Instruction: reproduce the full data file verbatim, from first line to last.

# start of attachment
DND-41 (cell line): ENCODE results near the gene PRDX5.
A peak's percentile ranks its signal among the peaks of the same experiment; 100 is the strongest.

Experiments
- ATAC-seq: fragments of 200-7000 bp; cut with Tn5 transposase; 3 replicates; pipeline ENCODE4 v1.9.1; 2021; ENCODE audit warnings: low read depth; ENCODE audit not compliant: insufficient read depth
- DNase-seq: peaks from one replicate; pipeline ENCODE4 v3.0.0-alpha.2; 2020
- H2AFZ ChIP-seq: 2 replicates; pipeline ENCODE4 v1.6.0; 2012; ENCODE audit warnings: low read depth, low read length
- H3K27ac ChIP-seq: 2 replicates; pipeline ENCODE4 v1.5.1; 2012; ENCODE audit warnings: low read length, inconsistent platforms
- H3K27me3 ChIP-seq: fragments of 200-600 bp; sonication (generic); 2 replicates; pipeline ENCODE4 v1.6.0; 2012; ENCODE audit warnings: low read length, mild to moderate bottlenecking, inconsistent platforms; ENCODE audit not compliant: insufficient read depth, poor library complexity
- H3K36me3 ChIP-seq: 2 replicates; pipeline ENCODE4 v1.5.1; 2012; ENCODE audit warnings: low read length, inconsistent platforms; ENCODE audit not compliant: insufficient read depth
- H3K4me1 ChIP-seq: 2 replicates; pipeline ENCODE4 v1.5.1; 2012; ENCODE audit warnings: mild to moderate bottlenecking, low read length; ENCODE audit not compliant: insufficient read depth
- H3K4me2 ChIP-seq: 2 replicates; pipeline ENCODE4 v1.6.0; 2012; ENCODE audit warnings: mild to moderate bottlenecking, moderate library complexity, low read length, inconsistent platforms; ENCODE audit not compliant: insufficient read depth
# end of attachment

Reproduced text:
DND-41 (cell line): ENCODE results near the gene PRDX5.
A peak's percentile ranks its signal among the peaks of the same experiment; 100 is the strongest.

Experiments
- ATAC-seq: fragments of 200-7000 bp; cut with Tn5 transposase; 3 replicates; pipeline ENCODE4 v1.9.1; 2021; ENCODE audit warnings: low read depth; ENCODE audit not compliant: insufficient read depth
- DNase-seq: peaks from one replicate; pipeline ENCODE4 v3.0.0-alpha.2; 2020
- H2AFZ ChIP-seq: 2 replicates; pipeline ENCODE4 v1.6.0; 2012; ENCODE audit warnings: low read depth, low read length
- H3K27ac ChIP-seq: 2 replicates; pipeline ENCODE4 v1.5.1; 2012; ENCODE audit warnings: low read length, inconsistent platforms
- H3K27me3 ChIP-seq: fragments of 200-600 bp; sonication (generic); 2 replicates; pipeline ENCODE4 v1.6.0; 2012; ENCODE audit warnings: low read length, mild to moderate bottlenecking, inconsistent platforms; ENCODE audit not compliant: insufficient read depth, poor library complexity
- H3K36me3 ChIP-seq: 2 replicates; pipeline ENCODE4 v1.5.1; 2012; ENCODE audit warnings: low read length, inconsistent platforms; ENCODE audit not compliant: insufficient read depth
- H3K4me1 ChIP-seq: 2 replicates; pipeline ENCODE4 v1.5.1; 2012; ENCODE audit warnings: mild to moderate bottlenecking, low read length; ENCODE audit not compliant: insufficient read depth
- H3K4me2 ChIP-seq: 2 replicates; pipeline ENCODE4 v1.6.0; 2012; ENCODE audit warnings: mild to moderate bottlenecking, moderate library complexity, low read length, inconsistent platforms; ENCODE audit not compliant: insufficient read depth